Today, I am calling those people out. Unfortunately, I have met some of these people and they work in libraries and help leisure readers. I have even talked to book discussion leaders who forbid their participants to listen to the book. Recently. Seriously.
To these people I say, “YOU ARE WRONG AND STUPID.” There is no middle ground here. I cannot and will not apologize for this opinion.
One of my very first posts on this blog [9 yrs ago] ever was an article in the New York Times in August of 2007 which questioned “Are Audio Books Cheating?” I have had strong opinions on this topic for a long time, and it saddens me that I still have to fight this fight. [Click here for everything I have tagged audio books, including reviews.]
...Or, you can use some of these more polite ways to counter this uneducated opinion.
First read the post from No Shelf Required entitled “Are you a “reader” when listening to an audiobook? Yes of course.” Not only are there links to documents that support the educational and literacy benefits of listening to audiobooks, but they are also announcing their increased audiobook content. Yay, more places for audiobook reviews.
Second, contemplate this point from that same article:
"And please think back to when you read the book The Reader (or watched the movie with Kate Winslet). Did you consider that perhaps it’s not only about the Holocaust and coming to terms with the past? Wasn’t it also about a woman who couldn’t read but insisted that the man she was having an affair with read to her out loud? Wasn’t she THE READER even though she wasn’t the one reading?"That is a succinct, moving, and accurate argument.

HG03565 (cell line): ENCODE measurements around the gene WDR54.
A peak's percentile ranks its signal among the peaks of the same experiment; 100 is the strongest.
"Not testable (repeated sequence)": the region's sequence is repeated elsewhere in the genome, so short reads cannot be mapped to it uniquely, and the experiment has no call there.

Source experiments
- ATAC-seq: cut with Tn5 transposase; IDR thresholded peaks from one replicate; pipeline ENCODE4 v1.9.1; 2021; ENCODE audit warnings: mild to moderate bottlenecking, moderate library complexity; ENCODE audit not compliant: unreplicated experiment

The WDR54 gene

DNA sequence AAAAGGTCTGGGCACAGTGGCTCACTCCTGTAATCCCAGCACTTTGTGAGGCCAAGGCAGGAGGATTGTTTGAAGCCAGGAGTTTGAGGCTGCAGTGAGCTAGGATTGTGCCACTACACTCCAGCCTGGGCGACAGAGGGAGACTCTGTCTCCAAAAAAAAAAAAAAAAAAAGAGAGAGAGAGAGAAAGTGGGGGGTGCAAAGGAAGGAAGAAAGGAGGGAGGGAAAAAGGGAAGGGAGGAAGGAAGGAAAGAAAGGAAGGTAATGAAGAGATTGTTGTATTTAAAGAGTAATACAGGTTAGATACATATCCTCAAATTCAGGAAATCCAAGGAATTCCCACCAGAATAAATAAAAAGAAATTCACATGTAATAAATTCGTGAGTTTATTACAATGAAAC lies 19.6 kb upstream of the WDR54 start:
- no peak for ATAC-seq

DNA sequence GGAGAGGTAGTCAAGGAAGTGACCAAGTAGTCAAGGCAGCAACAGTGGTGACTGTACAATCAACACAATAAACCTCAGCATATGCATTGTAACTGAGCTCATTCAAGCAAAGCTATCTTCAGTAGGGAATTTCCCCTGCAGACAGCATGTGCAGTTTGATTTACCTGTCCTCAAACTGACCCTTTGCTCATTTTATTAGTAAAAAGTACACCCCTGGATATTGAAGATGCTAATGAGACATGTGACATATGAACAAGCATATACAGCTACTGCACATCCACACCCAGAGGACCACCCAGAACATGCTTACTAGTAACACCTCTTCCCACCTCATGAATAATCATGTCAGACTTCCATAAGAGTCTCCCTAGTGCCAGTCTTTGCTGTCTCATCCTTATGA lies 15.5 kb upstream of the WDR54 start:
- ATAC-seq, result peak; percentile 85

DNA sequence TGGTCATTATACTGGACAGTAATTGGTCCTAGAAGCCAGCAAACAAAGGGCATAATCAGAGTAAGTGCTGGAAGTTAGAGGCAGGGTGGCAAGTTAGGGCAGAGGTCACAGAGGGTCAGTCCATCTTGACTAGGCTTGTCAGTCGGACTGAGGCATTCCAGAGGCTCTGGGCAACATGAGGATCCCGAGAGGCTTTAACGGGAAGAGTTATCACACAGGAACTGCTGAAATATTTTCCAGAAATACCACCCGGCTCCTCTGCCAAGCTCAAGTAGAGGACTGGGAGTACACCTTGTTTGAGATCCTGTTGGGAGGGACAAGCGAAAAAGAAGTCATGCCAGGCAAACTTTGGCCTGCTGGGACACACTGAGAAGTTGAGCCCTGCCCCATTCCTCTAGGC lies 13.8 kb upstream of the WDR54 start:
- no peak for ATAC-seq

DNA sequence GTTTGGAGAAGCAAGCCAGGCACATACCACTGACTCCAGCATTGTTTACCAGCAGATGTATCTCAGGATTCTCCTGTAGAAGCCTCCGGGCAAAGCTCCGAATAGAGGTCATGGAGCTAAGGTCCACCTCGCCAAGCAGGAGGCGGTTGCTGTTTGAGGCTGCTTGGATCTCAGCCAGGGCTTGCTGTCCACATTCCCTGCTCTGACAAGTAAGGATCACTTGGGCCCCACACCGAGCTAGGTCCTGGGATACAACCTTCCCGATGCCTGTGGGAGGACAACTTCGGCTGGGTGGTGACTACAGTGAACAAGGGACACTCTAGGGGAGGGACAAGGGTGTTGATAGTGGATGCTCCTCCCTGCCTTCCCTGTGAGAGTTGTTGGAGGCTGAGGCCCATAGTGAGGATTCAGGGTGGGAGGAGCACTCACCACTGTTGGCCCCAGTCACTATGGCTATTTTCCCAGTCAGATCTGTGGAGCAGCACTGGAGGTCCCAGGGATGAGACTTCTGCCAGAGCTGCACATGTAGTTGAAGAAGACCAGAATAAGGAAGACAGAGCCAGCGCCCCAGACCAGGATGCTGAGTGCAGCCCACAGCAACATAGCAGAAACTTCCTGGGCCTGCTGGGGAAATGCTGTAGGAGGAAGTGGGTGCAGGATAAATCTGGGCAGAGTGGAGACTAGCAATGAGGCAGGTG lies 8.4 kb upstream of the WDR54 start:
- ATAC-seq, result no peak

Third, look up the definition of “reading." Reading is not solely defined by reading words on the page of a book. It never was before and it certainly isn’t now. The definition supports me in this statement. “Reading” is the activity of interpreting the world around you.
When it comes to interpreting stories specifically though, the word is used for watching a play, listening to music, reading graphic novels, the newspaper, etc... At libraries we also teach Internet literacy-- how to read the information we find on the web. All of this is reading.
I could go on forever ranting about the problems with saying that “reading” only counts when you sit down and look at a physical book, but that is a side rant off the topic of today’s call to action. Let’s get back to audio books, this is their special month.
As an experienced audiobook reader I can honestly tell you that I experience the story in the same way whether I read the page or listen. For me, some books are better if someone reads it to me, and still others I would never have gotten through on paper, but I can’t imagine my life without having “read” them. Seveneves is the most recent example of that last point.
Experiencing a story is reading it. How you get the story into your brain is your choice. But if you get it in there, you have read it. Simple as that.
So get out there and start finding people a story-- whether it is real of fiction. This is what we do. But don’t ever tell them there is only one correct way to read.